Get that look off your face! -MOM (Your first and dearest boss)

The face you wear to work each day defines your identity, expresses your moods and opinions, and shows how you relate to others. Every human's visual trademark, the face is our species' most photographed body part. For 99.99% of our existence as Homo we watched other faces, but rarely saw our own except as glimpsed in ponds and pools. Capturing a face in pictures or mirrors has been likened to capturing the soul. That in so many societies the face is said to reflect the soul bespeaks the nonverbal power of its landmarks.

Nowhere is a businessperson's facial power more graphically depicted than in the Wall Street Journal. On its pages, stippled portraits called "Hedcuts" distill the essence of business faces into tightly cropped sketches of head-and-shoulders designed to showcase hair, eyes, and facial features with bristling dots and crosshatched lines.

Introduced to the Journal by artist Kevin Sprouls in 1979, the pen-and-ink Hedcuts usually show serious faces in repose, with minimal animation of features. In the March 22, 2007 Hedcut of Borders CEO George Jones, for example, Mr. Jones peers at us through calm eyes from a seemingly disembodied face. His short business hair, pressed suit, and knotted tie hardly seem to matter next to his tranquil gaze. In the October 29, 2008 Hedcut of Donald Trump, Mr. Trump's hair threatens to crash upon his serious brow like a wave from the Bonzai Pipeline. The swelling hair is all that seems to matter.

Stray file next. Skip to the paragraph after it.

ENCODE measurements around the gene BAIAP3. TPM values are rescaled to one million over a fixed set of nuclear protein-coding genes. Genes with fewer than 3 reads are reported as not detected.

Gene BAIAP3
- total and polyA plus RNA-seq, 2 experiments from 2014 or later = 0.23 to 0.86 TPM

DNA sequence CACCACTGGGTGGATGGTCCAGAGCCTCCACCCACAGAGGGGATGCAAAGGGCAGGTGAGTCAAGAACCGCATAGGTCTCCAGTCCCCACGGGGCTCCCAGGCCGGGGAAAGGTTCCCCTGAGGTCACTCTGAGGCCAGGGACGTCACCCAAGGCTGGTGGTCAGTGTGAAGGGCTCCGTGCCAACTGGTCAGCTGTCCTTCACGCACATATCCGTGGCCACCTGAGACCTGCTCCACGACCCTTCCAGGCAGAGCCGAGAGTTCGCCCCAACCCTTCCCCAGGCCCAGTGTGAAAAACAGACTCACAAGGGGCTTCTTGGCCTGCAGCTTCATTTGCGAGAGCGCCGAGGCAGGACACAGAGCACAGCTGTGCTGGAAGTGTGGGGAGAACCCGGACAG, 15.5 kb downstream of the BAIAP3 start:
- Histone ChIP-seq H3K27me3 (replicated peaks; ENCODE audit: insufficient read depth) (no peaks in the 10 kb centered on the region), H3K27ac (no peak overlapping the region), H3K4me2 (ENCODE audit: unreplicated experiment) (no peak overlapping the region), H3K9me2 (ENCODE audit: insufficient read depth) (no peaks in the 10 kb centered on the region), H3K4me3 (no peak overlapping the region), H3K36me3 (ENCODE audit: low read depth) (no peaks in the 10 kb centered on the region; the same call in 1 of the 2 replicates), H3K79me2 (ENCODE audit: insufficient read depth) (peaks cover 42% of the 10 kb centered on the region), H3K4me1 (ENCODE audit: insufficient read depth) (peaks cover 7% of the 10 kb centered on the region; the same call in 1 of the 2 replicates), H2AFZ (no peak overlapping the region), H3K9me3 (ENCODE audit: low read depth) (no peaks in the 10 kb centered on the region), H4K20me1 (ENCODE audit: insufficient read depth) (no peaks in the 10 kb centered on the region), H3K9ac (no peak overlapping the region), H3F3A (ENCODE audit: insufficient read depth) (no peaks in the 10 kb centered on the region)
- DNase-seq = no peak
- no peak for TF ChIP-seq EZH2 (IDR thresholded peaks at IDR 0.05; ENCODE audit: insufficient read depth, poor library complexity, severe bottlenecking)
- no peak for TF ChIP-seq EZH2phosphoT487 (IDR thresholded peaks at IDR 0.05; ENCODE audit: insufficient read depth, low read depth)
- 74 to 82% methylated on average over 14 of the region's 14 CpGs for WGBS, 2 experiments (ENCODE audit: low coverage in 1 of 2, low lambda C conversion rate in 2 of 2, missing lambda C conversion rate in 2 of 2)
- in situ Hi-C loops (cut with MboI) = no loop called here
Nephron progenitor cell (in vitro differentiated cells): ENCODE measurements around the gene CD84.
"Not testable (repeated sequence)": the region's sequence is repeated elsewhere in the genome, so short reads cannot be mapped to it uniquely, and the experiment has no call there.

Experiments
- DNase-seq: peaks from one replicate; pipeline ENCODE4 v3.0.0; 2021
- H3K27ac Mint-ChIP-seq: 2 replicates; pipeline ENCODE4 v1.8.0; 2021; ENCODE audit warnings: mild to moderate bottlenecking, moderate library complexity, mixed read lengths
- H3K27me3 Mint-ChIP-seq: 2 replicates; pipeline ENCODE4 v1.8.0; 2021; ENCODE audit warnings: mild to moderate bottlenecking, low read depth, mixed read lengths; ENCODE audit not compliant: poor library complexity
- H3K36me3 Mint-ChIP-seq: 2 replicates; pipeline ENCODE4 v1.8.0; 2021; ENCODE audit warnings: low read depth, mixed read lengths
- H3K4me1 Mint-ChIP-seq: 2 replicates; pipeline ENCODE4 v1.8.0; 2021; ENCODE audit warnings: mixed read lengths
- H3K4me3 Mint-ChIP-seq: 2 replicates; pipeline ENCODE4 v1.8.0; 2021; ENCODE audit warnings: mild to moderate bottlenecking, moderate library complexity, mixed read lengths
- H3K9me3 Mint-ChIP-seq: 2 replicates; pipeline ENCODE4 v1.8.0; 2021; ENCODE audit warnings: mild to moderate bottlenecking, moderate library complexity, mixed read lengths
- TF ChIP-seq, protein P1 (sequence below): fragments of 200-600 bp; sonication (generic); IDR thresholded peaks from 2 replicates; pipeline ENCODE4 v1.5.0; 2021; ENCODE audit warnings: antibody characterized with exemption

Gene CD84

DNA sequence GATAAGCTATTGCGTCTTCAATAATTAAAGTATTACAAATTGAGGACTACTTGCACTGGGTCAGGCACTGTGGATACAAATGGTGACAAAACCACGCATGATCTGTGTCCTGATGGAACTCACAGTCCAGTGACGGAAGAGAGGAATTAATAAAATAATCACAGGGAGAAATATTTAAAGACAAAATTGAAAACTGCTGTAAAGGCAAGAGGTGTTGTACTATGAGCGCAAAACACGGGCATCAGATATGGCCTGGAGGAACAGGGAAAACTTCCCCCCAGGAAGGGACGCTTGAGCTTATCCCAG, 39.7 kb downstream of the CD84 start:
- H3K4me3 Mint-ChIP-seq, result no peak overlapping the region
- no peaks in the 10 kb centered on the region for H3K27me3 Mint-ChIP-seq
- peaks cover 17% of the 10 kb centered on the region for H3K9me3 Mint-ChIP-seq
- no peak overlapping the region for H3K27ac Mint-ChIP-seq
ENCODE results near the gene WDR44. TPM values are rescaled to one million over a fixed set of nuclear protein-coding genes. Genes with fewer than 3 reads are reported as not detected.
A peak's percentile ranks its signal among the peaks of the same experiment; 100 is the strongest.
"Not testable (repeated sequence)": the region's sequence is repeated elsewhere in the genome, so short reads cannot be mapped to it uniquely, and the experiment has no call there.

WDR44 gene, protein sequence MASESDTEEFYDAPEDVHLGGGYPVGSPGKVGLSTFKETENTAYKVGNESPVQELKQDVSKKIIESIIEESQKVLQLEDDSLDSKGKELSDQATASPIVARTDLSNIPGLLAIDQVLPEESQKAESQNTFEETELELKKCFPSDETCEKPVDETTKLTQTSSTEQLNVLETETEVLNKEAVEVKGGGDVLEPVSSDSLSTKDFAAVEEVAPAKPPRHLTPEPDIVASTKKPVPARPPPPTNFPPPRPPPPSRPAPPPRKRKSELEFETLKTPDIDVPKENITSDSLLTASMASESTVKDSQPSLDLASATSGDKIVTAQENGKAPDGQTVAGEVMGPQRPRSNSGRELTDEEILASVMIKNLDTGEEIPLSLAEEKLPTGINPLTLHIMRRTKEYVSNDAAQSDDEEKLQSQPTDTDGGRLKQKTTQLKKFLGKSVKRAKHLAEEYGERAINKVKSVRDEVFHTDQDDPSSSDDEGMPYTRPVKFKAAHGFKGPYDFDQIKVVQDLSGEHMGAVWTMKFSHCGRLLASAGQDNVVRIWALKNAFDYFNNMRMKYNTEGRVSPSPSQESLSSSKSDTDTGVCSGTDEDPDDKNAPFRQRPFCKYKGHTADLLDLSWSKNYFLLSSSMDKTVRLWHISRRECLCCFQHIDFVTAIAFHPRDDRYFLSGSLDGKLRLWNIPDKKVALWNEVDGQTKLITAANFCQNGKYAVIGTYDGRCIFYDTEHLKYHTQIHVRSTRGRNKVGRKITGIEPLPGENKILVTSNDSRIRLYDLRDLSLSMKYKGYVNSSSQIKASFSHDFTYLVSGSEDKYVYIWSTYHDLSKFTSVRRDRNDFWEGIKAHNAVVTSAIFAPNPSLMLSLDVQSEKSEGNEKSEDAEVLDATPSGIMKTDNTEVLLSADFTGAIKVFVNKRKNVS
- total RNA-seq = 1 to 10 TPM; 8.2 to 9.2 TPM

Hedcuts accent facial strengths and weaknesses. They reveal the sharpest of contrasts, for instance, between Donald Trump's "power face" and the boyish mien of Microsoft's former boss William H. Gates III. If Mr. Trump's face is basically rectangular, broad across the cheekbones, and wide across the lower jaw, Mr. Gates's oval face is narrow, with a slender lower jaw that exhibits some disharmony between its skeletal support and soft tissues. Bill Gates's lower face is more spheroid than squared-off.

Trump wears a more dominant, and Gates a more submissive, business face. What do dominant faces look like? According to Syracuse University sociologist, Allan Mazur: "Faces identified as dominant are more likely to be handsome--to be muscular, to have prominent as opposed to weak chins, and to have heavy brow ridges with deep set eyes. Submissive faces are often round or narrow." Dr. Mazur has found that facial dominance correlates well with higher achieved rank in the U.S. military. In the Marines, a Donald face trumps the weaker face of a Bill Gates.

The look of your face in business or battle is undoubtedly important, but how you animate its features is more important still. Facial animation--the mobility of your chin, lips, tongue, cheeks, eyelids, and eyebrows--will be the topic of future PT Blogs. If Bill Gates shows a mischievous grin, The Donald shows a pugnacious pout. Which face would you rather do business with?

About the Author

David Givens
David B. Givens, Ph.D., is Director of the Center for Nonverbal Studies in Spokane, WA, and the author of Your Body at Work: Sight-reading the Body Language of Business,Bosses, and Boardrooms.

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